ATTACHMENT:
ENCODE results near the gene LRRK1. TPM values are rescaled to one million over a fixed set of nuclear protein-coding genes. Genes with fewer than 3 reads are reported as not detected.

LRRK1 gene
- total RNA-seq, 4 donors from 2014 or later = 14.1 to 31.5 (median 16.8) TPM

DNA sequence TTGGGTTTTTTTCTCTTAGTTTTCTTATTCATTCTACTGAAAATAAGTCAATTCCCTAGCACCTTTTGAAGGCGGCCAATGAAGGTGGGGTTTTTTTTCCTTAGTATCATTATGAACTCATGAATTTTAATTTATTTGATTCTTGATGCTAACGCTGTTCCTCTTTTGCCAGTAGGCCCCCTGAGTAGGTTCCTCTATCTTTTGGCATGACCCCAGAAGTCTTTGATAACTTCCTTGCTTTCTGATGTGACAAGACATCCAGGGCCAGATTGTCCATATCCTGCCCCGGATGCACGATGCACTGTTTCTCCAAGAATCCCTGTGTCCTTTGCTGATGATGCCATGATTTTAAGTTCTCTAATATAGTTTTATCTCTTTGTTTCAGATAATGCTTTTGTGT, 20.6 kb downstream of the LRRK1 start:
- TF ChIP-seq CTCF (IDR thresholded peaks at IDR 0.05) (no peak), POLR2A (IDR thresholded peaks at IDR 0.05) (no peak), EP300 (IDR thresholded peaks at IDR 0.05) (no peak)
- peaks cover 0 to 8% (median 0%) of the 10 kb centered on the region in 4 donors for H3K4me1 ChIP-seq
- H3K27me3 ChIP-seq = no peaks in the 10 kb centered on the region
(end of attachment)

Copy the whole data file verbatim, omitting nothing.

ENCODE results near the gene LRRK1. TPM values are rescaled to one million over a fixed set of nuclear protein-coding genes. Genes with fewer than 3 reads are reported as not detected.

LRRK1 gene
- total RNA-seq, 4 donors from 2014 or later = 14.1 to 31.5 (median 16.8) TPM

DNA sequence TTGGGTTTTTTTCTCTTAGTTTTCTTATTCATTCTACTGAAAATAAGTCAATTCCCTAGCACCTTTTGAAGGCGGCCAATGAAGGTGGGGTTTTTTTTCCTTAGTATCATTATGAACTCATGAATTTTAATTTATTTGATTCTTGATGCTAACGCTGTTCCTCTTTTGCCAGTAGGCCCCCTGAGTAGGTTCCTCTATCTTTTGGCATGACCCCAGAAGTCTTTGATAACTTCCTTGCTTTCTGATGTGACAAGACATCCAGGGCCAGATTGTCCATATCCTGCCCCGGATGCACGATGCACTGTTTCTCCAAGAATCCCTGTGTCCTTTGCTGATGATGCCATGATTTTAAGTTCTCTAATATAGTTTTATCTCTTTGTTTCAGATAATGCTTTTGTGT, 20.6 kb downstream of the LRRK1 start:
- TF ChIP-seq CTCF (IDR thresholded peaks at IDR 0.05) (no peak), POLR2A (IDR thresholded peaks at IDR 0.05) (no peak), EP300 (IDR thresholded peaks at IDR 0.05) (no peak)
- peaks cover 0 to 8% (median 0%) of the 10 kb centered on the region in 4 donors for H3K4me1 ChIP-seq
- H3K27me3 ChIP-seq = no peaks in the 10 kb centered on the region